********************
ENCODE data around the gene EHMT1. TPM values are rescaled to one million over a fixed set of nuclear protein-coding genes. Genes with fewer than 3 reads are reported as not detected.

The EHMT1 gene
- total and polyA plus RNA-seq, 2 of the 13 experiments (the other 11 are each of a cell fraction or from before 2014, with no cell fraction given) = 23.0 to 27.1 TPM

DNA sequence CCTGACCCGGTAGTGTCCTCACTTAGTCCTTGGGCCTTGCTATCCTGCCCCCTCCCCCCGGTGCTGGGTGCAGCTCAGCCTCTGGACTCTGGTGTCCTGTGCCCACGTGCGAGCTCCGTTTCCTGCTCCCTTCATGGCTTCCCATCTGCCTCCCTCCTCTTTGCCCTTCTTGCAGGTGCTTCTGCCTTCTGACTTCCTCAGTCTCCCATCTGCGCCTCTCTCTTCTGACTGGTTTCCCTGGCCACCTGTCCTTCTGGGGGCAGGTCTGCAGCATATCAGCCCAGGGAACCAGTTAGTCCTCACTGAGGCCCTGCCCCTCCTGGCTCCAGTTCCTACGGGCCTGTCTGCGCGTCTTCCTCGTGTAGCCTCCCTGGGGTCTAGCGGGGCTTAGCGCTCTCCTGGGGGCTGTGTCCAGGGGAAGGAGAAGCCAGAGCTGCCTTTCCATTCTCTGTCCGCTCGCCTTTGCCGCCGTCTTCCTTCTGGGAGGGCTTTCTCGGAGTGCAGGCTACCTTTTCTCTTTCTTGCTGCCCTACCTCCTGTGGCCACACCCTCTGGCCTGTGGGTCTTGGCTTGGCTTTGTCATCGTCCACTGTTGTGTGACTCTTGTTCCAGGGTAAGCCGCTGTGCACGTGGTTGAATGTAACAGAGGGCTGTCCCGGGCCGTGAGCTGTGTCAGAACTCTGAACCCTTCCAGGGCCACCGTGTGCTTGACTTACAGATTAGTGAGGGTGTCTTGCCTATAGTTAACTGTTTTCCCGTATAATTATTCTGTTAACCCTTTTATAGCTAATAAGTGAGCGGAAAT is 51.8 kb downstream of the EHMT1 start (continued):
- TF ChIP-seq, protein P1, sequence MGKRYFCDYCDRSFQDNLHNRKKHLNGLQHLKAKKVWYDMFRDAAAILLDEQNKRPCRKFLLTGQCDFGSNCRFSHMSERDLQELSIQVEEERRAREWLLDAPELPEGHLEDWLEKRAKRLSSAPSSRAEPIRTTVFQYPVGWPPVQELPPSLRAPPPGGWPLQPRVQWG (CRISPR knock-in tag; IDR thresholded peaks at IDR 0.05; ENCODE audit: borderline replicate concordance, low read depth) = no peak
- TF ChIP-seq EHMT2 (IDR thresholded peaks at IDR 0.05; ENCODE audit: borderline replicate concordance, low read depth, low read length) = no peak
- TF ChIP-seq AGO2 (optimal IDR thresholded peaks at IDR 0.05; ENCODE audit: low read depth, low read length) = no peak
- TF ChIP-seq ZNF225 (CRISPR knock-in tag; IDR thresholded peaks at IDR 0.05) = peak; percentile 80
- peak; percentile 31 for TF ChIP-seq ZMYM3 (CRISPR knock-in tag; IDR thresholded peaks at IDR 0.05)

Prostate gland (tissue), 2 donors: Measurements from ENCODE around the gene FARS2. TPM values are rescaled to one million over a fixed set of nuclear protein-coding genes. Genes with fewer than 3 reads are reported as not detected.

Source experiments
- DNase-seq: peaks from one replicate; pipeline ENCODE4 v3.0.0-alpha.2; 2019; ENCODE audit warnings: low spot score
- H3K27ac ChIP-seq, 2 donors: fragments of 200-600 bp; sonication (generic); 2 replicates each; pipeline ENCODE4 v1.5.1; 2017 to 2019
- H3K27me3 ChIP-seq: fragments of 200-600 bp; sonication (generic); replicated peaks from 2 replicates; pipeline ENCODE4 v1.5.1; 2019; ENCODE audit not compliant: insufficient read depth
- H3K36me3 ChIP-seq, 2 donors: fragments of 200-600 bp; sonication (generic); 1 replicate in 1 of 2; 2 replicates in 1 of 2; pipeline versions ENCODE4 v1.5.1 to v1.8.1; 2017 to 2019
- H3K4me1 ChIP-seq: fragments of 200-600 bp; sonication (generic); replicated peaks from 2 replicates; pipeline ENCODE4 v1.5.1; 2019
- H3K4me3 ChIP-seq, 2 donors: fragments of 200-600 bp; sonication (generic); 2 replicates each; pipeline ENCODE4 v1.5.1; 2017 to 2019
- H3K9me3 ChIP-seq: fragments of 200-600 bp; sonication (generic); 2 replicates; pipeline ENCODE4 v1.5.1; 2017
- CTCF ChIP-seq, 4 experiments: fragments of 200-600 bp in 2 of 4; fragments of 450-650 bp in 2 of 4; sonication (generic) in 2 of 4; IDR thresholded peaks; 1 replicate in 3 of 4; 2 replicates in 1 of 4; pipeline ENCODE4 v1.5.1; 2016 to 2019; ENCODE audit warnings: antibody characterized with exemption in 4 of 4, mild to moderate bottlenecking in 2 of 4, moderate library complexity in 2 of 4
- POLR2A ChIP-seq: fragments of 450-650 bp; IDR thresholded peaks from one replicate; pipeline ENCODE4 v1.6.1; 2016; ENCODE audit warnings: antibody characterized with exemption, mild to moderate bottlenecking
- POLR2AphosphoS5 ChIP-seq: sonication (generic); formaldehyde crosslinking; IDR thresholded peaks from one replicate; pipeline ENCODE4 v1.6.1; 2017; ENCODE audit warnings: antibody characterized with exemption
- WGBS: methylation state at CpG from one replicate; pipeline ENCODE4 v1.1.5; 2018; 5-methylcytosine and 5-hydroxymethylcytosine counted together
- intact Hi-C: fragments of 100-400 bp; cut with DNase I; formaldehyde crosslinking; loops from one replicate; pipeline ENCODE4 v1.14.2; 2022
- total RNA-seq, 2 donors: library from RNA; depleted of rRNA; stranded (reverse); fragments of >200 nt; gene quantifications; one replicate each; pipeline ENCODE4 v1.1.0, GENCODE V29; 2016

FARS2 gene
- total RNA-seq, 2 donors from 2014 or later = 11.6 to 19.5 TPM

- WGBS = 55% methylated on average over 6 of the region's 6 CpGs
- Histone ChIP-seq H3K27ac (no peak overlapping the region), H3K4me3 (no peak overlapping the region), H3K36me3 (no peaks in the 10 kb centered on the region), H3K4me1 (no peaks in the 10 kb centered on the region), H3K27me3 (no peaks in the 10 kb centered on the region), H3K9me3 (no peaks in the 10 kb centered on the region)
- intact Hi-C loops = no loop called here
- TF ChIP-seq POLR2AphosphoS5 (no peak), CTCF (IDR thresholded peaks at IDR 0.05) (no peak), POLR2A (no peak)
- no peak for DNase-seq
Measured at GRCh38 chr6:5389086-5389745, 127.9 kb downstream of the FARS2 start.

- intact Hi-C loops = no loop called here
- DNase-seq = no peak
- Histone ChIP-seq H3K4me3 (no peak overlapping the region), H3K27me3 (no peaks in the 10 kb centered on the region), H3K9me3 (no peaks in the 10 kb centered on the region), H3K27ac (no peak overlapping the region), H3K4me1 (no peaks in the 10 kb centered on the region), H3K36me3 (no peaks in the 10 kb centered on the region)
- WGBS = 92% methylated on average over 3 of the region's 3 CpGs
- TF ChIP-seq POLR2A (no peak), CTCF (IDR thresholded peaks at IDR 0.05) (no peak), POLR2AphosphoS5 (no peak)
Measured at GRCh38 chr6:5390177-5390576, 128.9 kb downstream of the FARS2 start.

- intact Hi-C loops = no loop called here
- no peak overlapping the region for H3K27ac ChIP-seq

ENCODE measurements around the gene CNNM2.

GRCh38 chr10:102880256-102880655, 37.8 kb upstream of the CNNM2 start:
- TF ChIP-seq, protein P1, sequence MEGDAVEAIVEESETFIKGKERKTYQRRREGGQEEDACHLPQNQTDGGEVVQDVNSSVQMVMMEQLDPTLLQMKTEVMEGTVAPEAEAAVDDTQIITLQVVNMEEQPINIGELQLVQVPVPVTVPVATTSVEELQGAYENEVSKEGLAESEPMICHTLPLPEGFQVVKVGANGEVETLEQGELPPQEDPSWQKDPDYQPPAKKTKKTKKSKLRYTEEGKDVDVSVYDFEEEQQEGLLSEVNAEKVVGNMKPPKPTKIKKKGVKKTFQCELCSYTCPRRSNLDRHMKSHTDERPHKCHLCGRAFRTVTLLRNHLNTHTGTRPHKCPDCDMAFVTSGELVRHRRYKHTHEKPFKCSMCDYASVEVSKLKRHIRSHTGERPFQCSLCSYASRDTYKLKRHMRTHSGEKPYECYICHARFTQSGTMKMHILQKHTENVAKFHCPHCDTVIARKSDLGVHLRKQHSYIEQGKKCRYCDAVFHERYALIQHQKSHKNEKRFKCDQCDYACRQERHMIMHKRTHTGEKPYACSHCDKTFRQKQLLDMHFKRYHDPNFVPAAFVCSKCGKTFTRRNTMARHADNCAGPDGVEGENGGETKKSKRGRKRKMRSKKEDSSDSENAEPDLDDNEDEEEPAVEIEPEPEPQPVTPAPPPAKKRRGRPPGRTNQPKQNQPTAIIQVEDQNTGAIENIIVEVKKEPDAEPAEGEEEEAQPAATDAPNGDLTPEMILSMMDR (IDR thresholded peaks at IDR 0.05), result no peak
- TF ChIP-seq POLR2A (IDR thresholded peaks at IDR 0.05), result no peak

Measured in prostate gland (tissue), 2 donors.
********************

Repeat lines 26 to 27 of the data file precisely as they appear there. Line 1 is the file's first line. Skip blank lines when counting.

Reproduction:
- total RNA-seq, 2 donors from 2014 or later = 11.6 to 19.5 TPM

- WGBS = 55% methylated on average over 6 of the region's 6 CpGs